Research & plan well. Always acknowledge what you are good at and where you will need help. Calling in the professionals can save lot of time, money and stress in the long run. In terms of incorporating sustainability into projects, be sure to seek quotes from companies offering environmentally sound products. Strangely, many tradespeople and consumers equate Murobond’s sophistication with higher prices. We are actually very cost-competitive and with many add-on services including true expert advice we offer very good value.
I would also recommend renovators start a visual diary well before the project is due to begin. This acts as a visual bridge to express your expectations for your renovation to tradespeople, architects and designers. It also helps you as a renovator to develop a stronger, cohesive sense of what you want – although, be mindful not to simply build a book of dreamy unachievable tear sheets from your favourite magazines! That will only lead to disappointment. Be realistic about your budget, your site and your family needs – eg. All white chalky interiors look stunning in a magazine but if you have to spend your day chasing out your toddlers then it won’t work for your family!
Finally, I recommend you invest in quality elements that are best for family and environmental sustainability over trend.
Picking the right paint colour for your home comes naturally to some people, but for others it can be really difficult and very overwhelming. Do you have a step by step process or tips on how to confidently choose a colour that is right for you?
I am constantly gathering reference materials of things they inspire me – my file dates back 30 years! Use these references as inspiration to guide you because although fashions change, what we love rarely does. A mood board is always a great way to view design & colour and getting the balance of elements right.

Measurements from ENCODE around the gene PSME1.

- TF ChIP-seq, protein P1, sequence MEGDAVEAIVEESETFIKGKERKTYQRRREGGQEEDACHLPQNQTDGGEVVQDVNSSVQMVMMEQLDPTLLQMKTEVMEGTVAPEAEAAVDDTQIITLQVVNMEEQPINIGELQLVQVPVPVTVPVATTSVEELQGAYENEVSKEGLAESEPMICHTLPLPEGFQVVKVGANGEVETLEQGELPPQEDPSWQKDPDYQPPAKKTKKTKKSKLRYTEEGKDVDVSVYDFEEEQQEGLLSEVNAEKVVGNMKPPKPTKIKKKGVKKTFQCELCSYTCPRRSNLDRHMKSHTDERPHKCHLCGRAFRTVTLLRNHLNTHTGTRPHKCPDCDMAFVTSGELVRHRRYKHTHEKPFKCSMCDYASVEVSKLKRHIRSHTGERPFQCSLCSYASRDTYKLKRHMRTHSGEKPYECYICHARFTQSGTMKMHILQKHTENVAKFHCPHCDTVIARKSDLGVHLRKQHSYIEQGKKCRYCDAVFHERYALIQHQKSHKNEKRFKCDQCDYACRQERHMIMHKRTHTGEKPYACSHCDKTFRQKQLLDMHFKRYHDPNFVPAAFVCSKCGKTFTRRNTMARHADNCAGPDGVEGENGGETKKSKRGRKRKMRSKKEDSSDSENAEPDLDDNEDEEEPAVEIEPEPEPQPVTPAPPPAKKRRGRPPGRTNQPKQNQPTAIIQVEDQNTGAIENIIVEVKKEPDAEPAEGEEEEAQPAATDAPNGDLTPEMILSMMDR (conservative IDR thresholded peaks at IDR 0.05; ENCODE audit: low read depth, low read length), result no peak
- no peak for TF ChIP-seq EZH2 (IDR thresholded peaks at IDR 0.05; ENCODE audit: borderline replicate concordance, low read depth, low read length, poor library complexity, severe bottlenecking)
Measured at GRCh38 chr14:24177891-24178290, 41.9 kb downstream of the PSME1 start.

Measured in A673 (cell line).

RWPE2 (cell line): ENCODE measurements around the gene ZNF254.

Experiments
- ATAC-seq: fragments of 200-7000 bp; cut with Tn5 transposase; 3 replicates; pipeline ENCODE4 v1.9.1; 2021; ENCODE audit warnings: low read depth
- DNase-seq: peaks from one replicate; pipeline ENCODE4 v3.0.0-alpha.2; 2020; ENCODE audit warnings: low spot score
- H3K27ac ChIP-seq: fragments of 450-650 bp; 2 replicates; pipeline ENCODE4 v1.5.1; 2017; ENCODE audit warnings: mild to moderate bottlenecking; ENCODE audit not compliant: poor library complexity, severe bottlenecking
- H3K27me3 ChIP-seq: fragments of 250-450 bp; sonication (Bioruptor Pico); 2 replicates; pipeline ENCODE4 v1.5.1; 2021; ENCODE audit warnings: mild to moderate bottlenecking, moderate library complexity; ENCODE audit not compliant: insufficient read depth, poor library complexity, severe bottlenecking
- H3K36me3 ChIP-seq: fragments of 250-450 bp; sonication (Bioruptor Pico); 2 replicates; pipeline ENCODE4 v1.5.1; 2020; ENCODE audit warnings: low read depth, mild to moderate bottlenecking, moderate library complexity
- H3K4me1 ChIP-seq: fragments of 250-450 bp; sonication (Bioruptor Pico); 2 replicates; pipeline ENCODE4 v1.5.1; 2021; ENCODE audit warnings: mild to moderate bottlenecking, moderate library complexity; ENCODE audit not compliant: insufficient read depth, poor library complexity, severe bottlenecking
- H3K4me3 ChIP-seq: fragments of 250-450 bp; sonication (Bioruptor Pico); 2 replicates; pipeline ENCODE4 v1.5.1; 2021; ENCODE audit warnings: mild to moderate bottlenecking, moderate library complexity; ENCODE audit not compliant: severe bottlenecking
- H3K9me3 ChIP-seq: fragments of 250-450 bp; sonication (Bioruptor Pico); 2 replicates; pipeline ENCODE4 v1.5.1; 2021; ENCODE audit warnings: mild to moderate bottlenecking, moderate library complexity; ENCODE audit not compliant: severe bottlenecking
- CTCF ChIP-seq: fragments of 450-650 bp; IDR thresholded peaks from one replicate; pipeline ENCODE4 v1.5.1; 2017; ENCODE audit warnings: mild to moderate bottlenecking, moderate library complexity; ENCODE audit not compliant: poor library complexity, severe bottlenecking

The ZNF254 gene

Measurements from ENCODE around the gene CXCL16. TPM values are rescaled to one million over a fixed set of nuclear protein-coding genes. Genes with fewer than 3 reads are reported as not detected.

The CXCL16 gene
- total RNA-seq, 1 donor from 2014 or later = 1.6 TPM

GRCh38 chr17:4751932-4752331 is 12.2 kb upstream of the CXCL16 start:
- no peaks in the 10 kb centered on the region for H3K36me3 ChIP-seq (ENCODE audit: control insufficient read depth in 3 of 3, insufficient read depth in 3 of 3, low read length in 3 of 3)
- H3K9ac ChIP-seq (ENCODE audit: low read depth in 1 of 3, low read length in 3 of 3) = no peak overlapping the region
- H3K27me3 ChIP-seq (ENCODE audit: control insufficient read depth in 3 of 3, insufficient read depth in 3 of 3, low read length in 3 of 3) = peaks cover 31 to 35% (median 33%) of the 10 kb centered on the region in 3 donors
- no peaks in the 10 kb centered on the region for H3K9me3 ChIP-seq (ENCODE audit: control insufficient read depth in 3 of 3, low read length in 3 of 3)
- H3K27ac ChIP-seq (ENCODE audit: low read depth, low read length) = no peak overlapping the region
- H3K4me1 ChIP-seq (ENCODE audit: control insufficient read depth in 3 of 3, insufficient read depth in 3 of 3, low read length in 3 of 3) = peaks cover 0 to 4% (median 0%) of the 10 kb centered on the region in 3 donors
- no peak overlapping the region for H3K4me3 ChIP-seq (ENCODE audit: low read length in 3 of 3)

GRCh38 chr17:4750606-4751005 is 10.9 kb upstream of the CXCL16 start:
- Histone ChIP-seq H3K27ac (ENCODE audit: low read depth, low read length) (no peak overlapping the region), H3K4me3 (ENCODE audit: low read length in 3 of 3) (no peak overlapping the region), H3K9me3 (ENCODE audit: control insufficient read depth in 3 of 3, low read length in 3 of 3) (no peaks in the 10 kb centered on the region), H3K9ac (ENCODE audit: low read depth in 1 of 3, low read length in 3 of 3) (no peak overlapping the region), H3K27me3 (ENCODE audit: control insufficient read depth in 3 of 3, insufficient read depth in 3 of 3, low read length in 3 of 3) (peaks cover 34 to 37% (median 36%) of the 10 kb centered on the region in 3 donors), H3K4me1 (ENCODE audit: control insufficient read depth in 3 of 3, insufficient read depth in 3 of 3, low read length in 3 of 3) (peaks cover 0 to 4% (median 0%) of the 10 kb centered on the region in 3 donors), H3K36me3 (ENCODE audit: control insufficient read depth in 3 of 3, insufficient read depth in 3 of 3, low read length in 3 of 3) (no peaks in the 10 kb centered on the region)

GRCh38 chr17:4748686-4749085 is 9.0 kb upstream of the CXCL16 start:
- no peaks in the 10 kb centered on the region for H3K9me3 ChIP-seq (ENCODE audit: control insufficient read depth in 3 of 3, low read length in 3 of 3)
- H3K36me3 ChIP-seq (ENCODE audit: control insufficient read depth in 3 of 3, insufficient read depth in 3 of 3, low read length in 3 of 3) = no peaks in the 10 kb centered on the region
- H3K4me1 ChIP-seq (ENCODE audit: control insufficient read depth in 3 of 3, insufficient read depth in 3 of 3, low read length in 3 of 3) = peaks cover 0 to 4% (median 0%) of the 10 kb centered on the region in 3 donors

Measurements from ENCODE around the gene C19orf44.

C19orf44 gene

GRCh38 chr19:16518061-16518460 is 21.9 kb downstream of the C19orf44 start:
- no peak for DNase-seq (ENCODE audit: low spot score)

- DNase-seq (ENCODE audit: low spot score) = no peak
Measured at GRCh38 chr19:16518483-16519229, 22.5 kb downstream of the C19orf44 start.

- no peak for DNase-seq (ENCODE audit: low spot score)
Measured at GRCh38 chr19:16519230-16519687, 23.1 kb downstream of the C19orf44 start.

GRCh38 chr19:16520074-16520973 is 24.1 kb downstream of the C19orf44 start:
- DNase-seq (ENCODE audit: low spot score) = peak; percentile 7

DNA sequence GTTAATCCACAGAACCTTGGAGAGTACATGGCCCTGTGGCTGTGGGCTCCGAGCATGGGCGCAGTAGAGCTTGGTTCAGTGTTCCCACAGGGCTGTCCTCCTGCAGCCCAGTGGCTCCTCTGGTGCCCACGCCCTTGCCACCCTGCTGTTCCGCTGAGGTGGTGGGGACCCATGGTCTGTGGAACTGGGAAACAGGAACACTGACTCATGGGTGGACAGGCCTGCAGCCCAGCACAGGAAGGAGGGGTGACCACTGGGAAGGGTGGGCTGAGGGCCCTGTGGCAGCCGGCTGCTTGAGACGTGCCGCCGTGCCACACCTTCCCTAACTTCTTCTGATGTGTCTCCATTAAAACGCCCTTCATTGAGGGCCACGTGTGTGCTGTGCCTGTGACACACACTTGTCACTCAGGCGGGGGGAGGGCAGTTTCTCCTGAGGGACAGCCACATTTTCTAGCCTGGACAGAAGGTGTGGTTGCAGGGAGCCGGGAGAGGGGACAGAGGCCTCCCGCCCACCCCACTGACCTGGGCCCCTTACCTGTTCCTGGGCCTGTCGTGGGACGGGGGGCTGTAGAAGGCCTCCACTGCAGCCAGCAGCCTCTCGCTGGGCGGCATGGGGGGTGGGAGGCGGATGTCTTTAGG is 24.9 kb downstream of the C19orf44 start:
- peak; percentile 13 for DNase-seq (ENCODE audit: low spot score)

When it comes to choosing the right paint colour for your home there are several key elements to consider:
What is one of the biggest mistakes people make when choosing a paint or color scheme for their home?
One of the common errors people make is choosing what is in fashion or colours their friends have used rather than considering the unique aspects of their home.
As you know I am a big fan of your collaboration with my good friend Sibella Court. I loved painting the entire interior of our house with Whalebone, one of The Society Inc by Murobond colours. Can you tell us about this collaborative process and what makes these palettes so unique?
The collaborative process with Sibella spanned 5 years. We introduced 11 palettes throughout this time which were drawn from Sibella’s private collections and travels. Her inspiration included leaves; vintage tulle; costumes from her mother’s textile collections; old letters; feathers; ribbons; stamps and antique beads. From these materials, we put together stories with colours to create our Society Inc. Palettes. Each of these palettes cleverly tells a unique story and, when used in the correct balance, all colours work beautifully together.
What are some key sustainable practices every painter should put in place?
Choose paint products that have a lower environmental impact. Dispose of left over paint at an approved recycle centre – do not tip paint down drains! Try to calculate quantities so as to not over order, minimising paint disposal.